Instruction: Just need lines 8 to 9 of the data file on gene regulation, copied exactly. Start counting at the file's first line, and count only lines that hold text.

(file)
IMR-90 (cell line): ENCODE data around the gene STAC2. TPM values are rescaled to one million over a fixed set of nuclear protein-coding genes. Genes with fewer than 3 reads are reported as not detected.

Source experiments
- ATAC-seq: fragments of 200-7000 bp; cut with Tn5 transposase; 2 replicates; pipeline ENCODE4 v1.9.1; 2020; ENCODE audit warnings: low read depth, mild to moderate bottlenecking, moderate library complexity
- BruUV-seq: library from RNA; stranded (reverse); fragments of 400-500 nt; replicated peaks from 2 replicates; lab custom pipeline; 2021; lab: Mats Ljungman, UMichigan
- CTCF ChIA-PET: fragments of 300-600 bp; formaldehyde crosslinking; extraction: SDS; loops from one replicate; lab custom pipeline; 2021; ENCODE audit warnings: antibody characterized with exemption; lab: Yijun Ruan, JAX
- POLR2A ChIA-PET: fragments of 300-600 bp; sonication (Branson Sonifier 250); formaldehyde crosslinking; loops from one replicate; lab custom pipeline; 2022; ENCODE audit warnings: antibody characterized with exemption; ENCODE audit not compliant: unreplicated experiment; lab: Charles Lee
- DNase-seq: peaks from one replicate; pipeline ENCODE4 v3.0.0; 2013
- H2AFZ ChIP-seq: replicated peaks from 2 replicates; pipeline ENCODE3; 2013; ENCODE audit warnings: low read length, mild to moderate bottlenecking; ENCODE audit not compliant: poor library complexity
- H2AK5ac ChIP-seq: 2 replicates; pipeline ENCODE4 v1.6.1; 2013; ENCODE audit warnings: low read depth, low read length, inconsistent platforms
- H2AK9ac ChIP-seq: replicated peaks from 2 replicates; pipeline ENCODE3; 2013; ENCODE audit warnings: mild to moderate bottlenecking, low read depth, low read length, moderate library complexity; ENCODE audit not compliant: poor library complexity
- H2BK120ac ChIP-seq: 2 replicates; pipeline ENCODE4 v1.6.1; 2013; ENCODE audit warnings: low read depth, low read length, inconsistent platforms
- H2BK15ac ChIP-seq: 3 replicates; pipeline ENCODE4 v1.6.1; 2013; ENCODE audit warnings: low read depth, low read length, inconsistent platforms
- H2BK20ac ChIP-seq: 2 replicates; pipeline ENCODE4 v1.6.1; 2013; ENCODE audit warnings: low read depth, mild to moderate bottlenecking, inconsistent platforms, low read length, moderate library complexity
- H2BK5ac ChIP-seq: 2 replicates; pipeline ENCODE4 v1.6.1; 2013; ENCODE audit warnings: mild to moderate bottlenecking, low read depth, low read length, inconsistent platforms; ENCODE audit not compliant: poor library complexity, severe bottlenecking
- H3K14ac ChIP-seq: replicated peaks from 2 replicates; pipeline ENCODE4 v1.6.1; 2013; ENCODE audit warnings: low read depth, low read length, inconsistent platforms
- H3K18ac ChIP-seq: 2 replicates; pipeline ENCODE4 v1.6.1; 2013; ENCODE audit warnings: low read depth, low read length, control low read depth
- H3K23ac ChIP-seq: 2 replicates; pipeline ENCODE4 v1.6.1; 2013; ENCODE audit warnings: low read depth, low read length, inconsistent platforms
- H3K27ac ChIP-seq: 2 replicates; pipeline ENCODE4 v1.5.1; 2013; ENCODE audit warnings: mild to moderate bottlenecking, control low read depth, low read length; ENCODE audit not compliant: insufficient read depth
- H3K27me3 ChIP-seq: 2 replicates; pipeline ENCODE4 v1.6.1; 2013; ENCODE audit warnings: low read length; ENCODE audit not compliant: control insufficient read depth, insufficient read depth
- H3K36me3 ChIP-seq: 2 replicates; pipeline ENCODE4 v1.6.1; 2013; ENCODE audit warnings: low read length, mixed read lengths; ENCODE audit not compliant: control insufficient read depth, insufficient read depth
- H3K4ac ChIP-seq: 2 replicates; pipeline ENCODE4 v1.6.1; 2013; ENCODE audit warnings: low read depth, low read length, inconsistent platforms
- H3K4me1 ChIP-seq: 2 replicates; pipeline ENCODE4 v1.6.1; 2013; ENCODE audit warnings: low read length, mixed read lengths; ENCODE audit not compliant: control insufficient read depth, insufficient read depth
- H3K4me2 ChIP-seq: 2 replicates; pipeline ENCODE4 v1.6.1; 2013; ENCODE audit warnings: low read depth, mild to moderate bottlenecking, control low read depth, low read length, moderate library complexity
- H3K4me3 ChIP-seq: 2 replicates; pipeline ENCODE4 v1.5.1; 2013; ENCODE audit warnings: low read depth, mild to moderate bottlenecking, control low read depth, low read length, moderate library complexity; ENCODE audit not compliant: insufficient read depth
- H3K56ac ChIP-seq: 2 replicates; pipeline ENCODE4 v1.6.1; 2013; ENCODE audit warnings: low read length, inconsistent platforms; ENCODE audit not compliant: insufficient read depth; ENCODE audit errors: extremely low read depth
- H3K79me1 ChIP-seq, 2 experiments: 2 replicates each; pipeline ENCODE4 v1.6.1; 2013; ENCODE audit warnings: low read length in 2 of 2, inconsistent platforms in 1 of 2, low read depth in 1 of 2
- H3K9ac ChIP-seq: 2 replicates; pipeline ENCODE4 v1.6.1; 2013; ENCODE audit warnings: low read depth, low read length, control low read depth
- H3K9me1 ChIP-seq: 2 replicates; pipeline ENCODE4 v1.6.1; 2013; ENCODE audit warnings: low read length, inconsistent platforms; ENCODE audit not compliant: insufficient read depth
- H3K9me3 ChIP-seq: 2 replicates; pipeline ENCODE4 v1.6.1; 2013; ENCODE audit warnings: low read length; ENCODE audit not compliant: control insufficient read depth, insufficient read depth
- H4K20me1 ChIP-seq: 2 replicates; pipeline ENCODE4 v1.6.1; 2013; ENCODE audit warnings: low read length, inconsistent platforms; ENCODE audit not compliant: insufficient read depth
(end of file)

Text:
- H2AFZ ChIP-seq: replicated peaks from 2 replicates; pipeline ENCODE3; 2013; ENCODE audit warnings: low read length, mild to moderate bottlenecking; ENCODE audit not compliant: poor library complexity
- H2AK5ac ChIP-seq: 2 replicates; pipeline ENCODE4 v1.6.1; 2013; ENCODE audit warnings: low read depth, low read length, inconsistent platforms